Mendel, Fred S. (1888-1976)

Fred Mendel in front of the conservatory, ca. 1964: “I would like the resulting building to be of such character and personality, even if a controversial one, that we could all take pride in.”
Mendel Art Gallery

Fred S. Mendel, a Saskatchewan-based meat packer who actively built markets for Saskatchewan’s livestock as meat products, was born on December 18, 1888, in Recklinghausen, in the Ruhr Valley of Germany. He expanded his father’s meat-wholesaling business into a meat-packing empire with branches in Poland, Hungary, Yugoslavia, Rumania, and Bulgaria. Mendel and his family were forced to leave Germany when the Nazis began their persecution of Jews in the 1930s. He came to Saskatoon and acquired a building in 1940, where he launched Intercontinental Packers; he also built a packing enterprise in Australia, hence the name Intercontinental. Initially Mendel’s company specialized in canned hams for the United States market (called him “The Ham Man”), but a trade embargo ended that business, and for the next five years the firm focused on providing bacon for Britain—one of Canada’s contributions to the war effort. Saskatchewan farmers entered the hog business, and the Mendel plant prepared the Wiltshire sides for transport to Britain.

Mendal Art Gallery, Saskatoon.
Troy Mamer (Mendel Art Gallery)

After the war Mendel built plants in Regina, Red Deer, and Vancouver to compete for the Canadian market. He was a major contributor to his community and province, providing assistance for extension projects for Saskatchewan farmers and prizes for their livestock exhibits at fairs and exhibitions. He was an avid collector of art and made a major financial contribution for the creation of the gallery that bears his name, the Mendel Art Gallery of Saskatoon. In 1965, in recognition of his contributions to the province, Mendel received an honorary Doctor of Laws degree from the University of Saskatchewan. In 1971 he received the Canadian Industrial Development Award, given to the citizen who made the most significant contribution to Canada’s industrial development; he was the only Saskatchewan resident and the only meat packer to receive the award. In 1974 he was installed into the Order of Canada. Mendel died in 1976 at the age of 87, still active in his last year as chairman of the board of Intercontinental Packers (today Mitchell’s Gourmet Foods). At the time of his passing in 1976, Intercontinental Packers was one of Canada’s “big five” meat packers. In 1990 Fred Mendel was posthumously inducted into the Saskatchewan Agricultural Hall of Fame.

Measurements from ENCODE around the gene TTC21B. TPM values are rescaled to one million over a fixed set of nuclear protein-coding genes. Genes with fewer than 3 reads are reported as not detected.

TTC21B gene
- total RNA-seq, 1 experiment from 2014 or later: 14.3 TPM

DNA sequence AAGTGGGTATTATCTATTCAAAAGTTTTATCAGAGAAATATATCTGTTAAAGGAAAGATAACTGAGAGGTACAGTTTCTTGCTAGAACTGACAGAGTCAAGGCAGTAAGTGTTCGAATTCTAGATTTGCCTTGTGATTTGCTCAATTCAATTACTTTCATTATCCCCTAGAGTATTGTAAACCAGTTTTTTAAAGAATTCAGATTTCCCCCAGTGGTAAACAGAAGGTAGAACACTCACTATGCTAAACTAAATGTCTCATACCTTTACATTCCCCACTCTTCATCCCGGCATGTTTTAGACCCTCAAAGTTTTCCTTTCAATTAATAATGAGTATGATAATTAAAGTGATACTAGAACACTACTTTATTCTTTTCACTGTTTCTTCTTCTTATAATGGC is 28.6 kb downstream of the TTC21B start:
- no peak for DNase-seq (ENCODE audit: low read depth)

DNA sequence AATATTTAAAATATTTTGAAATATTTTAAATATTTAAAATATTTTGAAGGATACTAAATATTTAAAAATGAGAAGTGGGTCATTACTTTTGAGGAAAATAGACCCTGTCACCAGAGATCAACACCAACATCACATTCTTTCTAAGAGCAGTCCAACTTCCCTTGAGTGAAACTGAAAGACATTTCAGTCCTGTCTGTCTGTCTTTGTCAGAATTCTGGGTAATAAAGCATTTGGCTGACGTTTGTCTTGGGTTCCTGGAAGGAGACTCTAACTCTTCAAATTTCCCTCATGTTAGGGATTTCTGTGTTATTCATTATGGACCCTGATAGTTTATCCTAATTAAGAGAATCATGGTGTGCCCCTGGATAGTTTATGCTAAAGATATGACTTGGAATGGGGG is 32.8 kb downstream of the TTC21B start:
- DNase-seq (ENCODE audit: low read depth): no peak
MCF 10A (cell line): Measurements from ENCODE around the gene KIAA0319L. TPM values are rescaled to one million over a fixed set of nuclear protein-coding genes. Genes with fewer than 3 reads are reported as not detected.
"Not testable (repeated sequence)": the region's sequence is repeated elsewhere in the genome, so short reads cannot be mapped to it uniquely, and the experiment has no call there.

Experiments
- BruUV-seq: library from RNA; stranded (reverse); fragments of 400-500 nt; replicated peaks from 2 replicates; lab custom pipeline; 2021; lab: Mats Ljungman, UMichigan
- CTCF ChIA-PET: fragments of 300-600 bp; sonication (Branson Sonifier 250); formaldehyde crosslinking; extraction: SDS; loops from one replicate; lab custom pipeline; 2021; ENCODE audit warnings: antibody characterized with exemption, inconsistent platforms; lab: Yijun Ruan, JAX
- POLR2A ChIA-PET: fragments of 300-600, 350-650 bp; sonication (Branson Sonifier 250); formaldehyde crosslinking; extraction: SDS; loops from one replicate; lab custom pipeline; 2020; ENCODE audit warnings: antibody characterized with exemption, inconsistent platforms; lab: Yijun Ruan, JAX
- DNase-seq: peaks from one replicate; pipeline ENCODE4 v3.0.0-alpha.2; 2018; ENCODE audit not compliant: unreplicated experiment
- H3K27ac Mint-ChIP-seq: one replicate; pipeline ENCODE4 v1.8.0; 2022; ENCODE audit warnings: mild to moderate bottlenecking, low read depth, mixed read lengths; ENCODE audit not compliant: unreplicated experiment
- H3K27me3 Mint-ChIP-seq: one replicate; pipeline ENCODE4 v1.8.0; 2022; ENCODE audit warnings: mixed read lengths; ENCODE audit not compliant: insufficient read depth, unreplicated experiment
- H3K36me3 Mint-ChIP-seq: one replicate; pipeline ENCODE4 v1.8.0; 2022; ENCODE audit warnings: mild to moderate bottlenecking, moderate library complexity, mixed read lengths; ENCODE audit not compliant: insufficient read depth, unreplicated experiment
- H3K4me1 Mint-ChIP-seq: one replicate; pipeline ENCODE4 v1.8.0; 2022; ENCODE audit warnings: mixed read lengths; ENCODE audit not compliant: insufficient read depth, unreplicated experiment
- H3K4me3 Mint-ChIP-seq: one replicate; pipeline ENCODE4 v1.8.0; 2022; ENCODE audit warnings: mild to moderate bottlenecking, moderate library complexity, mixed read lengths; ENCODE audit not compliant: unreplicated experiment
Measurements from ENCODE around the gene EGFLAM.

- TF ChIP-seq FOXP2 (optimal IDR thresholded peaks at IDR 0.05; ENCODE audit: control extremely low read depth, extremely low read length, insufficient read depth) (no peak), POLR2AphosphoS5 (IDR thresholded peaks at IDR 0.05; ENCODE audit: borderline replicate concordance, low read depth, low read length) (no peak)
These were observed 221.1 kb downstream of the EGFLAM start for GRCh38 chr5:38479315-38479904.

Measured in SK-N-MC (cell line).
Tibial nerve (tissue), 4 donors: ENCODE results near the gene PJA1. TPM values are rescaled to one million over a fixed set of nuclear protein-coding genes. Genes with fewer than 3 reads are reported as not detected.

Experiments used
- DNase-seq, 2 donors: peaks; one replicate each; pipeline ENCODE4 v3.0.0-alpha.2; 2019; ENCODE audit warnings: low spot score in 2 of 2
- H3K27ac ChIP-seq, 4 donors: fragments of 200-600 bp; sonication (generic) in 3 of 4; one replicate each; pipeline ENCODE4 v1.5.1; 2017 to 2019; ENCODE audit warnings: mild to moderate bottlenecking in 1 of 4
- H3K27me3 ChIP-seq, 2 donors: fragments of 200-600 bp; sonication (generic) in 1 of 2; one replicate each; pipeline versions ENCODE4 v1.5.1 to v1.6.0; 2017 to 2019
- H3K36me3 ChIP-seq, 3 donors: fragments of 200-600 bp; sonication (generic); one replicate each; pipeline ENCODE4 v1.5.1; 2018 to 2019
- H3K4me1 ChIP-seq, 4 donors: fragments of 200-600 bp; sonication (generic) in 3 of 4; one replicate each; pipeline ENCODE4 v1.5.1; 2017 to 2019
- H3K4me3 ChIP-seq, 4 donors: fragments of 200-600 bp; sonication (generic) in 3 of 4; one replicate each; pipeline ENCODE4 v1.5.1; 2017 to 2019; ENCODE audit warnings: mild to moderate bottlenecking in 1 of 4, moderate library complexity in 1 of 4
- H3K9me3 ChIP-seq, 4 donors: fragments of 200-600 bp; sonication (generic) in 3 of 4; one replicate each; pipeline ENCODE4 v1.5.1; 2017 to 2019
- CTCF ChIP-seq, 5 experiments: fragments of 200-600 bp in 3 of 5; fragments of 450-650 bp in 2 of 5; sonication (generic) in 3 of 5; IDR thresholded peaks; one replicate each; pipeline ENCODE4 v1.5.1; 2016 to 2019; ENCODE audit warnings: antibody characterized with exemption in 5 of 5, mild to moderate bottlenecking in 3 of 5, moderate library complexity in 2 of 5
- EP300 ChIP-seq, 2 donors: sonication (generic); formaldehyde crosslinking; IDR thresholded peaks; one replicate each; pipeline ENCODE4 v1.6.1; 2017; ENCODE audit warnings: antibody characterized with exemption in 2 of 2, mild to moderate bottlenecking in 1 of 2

Dan Ring